LightHawk volunteer pilots provide the powerful perspective of flight to help conservation experts make better decisions.
This month we’re diverting from our regular destination feature. Instead of focusing on one small area of our marvelous planet, we’d like to draw attention to the wild locations found in between the airports, bed-and-breakfast inns and hundred-dollar-hamburger spots. Dan Pimentel has put the spotlight on some pilots who volunteer to do a different kind of daytripping in this month’s story, which we’ve titled, “Destination: Downstream.” We hope you enjoy the tour. —Ed.
While there is disagreement about the existence of a changing climate, there is one particular part of that debate to which all parties, regardless of politics, can agree: we all live on this one planet called Earth. And that’s not about to change in our lifetimes.
Every day, people discuss what we should be doing to protect our planet, and whether it needs protecting at all. But if you’re a volunteer pilot for LightHawk—a nonprofit organization that began in 1979 with one man and a borrowed plane—your mission isn’t to support a particular side of the argument. Your mission is to provide support for those working to solve the complex environmental issues that ultimately affect every person, plant and living thing.
LightHawk’s 212 volunteer pilots fly to protect land, water and wildlife in the United States, Canada, Mexico and Central America. According to Bev Gabe, LightHawk’s communications manager, the organization’s role is to “help accelerate successful conservation outcomes for our partners through the powerful perspective of flight.”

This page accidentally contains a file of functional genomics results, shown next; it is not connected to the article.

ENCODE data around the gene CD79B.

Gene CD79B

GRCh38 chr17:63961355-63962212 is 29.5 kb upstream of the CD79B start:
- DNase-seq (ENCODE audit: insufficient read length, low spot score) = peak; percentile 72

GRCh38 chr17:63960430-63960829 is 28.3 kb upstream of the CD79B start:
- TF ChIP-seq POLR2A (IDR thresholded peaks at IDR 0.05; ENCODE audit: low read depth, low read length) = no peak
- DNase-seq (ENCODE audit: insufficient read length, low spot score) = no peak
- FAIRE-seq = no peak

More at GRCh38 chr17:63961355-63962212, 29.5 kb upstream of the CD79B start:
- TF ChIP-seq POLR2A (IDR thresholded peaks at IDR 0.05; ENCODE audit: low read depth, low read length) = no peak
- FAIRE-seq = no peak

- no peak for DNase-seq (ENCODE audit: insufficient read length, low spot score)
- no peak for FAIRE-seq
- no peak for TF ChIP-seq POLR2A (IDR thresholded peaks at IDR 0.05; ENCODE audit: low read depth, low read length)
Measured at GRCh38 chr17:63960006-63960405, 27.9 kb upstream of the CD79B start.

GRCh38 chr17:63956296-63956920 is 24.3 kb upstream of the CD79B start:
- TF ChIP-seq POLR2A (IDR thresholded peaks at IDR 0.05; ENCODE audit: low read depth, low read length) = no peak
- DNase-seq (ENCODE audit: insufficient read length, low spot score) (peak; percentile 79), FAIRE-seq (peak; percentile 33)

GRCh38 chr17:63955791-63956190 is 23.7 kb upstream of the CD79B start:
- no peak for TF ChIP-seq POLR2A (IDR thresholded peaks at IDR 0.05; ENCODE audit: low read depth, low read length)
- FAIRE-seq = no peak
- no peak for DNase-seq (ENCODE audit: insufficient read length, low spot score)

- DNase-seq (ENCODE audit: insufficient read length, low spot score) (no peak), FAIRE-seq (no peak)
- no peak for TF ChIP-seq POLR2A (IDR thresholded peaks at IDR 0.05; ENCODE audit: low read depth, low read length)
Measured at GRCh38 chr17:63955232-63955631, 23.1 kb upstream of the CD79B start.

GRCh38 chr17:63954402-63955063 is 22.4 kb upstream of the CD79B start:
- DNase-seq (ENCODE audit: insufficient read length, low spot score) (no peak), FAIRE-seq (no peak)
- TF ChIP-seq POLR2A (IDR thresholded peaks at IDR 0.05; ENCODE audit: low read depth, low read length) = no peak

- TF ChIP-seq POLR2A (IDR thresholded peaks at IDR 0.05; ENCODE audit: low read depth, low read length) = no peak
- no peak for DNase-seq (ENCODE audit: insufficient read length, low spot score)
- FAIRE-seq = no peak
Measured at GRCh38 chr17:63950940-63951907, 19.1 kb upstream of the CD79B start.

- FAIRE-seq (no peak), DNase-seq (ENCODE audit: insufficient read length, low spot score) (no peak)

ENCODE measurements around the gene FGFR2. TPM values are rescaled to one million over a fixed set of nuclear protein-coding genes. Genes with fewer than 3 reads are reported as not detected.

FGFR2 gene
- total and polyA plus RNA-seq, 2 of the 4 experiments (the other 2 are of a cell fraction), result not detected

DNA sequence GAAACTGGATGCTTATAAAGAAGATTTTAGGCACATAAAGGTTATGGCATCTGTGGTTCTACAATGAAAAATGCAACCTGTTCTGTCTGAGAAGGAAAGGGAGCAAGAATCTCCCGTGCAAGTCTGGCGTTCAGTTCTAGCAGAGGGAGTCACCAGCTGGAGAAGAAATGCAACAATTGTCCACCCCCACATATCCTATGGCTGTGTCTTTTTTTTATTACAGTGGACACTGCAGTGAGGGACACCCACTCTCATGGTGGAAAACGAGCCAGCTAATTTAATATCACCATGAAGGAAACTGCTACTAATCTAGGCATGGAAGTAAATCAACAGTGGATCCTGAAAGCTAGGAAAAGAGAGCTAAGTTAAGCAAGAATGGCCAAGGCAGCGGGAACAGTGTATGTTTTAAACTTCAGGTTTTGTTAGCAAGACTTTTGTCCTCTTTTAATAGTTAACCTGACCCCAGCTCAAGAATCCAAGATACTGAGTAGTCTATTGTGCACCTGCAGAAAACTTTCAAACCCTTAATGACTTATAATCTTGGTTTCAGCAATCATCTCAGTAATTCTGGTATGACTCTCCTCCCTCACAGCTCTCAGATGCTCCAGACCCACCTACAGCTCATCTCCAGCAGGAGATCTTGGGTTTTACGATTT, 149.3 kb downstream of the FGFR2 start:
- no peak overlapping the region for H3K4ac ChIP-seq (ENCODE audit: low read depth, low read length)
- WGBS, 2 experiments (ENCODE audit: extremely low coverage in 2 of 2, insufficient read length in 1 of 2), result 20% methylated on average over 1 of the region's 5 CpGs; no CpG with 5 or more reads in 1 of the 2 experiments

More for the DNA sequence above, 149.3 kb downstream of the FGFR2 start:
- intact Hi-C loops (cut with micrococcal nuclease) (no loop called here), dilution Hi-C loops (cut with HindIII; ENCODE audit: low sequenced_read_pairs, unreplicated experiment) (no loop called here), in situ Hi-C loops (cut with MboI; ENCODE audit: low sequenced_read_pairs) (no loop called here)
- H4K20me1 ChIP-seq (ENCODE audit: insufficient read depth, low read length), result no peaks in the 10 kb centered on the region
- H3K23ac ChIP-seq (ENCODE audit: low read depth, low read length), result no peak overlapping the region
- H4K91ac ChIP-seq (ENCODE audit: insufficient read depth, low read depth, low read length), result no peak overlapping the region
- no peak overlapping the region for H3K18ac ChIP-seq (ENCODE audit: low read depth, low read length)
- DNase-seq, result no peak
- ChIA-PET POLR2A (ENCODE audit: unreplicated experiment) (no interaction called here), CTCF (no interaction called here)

“By making flights available to those working to protect our natural world,” Gabe continued, “we enable our partners in conservation to quickly and efficiently understand environmental issues and determine the factors needed to promote effective solutions.”
The kind of conservation support that LightHawk pilots perform can be broken down into three areas, said Greg Bedinger, Pilot Outreach Manager for LightHawk. A third-generation ATP pilot and flight instructor based at Ryan Field (KRYN) in Tucson, Bedinger defines these three areas as survey and monitoring flights; flights of discovery; and media flights.
“We provide access to areas that are remote or difficult to reach, or too large to be covered efficiently by road or foot,” Bedinger said. “These flights are used to gather data for scientific or conservation management purposes.
“We also fly donors, scientists, decision makers [and] community leaders to give them the opportunity to be inspired by the aerial perspective to lead positive change for natural resource awareness and protection.
“And for the photographers, videographers, writers and journalists that we take up, these flights offer the opportunity to capture the story of an environmental issue and disseminate it to a broad audience.”
The ideal LightHawk pilot, says Bedinger, is one who “has witnessed incredible landscapes from the air and been moved to share in the responsibility we as humans have to ensure these landscapes are treated with the respect they deserve—whether that be through protection and preservation or careful and thoughtful resource management.”
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